Eileen Pegut bought a box of Danish china at an estate sale several months ago, and she learned Saturday that the purchase was well worth the investment.

An appraiser at the “What’s it Worth” event at the Trump Taj Mahal Casino Resort told Pegut two of the pieces each were worth $100 and another piece was worth $50.

Not bad for a box of five items she bought for $25.

“I did pretty good,” Pegut said of the china, which she also learned was a common pattern bought by tourists.

The event, which began Saturday and runs today from 10 a.m. to 4 p.m., brought appraisers and experts from Philadelphia auction house Freeman’s to the Taj Mahal. Organizers modeled the free event, which allows visitors to bring up to two pieces for a verbal appraisal, after the PBS show “Antiques Roadshow.”

“Appraisal events have been very popular on TV, so bringing something like this to Trump Taj Mahal brings that experience to life,” said Kathleen McSweeney, Trump Entertainment Resorts senior vice president of marketing.

Freeman’s also brought pieces from several of its upcoming auctions for a display, including two original Bert Stern photographs of the famed last sitting of Marilyn Monroe, a painting by Fairfield Porter and a document signed by Thomas Jefferson.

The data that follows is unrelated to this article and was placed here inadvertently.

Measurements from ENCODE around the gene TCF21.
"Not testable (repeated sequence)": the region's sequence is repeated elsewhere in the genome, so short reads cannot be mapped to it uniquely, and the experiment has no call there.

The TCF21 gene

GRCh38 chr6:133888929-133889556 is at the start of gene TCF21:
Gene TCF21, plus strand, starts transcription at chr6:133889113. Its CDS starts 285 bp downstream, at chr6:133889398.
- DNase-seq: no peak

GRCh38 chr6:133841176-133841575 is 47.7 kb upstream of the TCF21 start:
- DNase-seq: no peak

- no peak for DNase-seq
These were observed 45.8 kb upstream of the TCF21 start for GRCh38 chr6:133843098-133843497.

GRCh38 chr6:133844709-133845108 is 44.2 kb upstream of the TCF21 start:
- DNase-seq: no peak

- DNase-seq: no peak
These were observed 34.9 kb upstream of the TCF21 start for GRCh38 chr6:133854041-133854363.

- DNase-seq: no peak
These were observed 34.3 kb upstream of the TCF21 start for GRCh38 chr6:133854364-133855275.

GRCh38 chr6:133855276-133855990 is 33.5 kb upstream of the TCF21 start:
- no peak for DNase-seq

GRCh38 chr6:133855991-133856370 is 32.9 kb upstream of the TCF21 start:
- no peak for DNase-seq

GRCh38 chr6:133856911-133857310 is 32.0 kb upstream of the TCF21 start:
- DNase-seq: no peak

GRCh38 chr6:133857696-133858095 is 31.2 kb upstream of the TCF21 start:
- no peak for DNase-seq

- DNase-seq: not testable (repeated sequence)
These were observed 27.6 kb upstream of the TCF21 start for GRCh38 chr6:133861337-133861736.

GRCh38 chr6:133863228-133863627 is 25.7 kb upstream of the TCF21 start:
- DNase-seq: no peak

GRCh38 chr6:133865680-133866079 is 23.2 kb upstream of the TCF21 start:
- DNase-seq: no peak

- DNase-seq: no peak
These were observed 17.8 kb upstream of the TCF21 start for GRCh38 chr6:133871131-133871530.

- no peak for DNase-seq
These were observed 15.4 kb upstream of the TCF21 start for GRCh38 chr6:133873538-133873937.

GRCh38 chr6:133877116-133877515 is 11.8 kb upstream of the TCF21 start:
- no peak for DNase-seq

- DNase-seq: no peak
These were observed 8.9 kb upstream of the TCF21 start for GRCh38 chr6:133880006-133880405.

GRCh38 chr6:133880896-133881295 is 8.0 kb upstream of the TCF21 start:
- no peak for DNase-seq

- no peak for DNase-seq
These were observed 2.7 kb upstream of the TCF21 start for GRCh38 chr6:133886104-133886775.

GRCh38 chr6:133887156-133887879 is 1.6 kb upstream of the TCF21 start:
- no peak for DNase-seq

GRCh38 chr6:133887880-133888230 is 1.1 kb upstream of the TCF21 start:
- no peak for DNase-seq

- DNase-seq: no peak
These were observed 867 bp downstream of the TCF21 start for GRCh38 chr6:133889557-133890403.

“This is a way to show (visitors) some of the things we sell at our auctions,” said Tara Theune Davis, Freeman’s senior vice president of marketing. “We brought a little bit of everything.”

About half of the people coming to the event had made a reservation, with others just showing up, Theune Davis said.

Pegut, 32, was drawn to the event from where she lives in Middletown, Monmouth County, because she is a big fan of “Antiques Roadshow.” When she heard an ad on the radio, Pegut said, she decided to come for the weekend.

Joseph Wareikis, of Atlantic City, said he passed ads for the event every time he went to play poker. So he brought two large knives for appraisal. While the appraisers said they were not experts in weapons — Theune Davis said the auction house does not work with weapons such as antique guns, knives or swords — three separate appraisers gave Wareikis’ knives a shot.

One, a Japanese piece in moderate condition was valued at about $400 — Wareikis said he bought the piece more than 40 years ago for $100.

But another knife, with a carved steer handle and a showy silver blade, stumped two appraisers before Wareikis got an answer. The piece, which he bought for $200 from a Delaware County, Pa., mall more than 40 years ago, was worth maybe $100.

Wareikis seemed disappointed because he saw a similar piece appraised much higher on TV. “Oh well,” he said. “I still think it’s worth more.”

Contact Sarah Watson:

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More than 30 years’ experience reporting and editing for newspapers and magazines in Illinois, Colorado, Texas and New Jersey and 1985 winner of the Texas Daily Newspaper Association’s John Murphy Award for copy editing.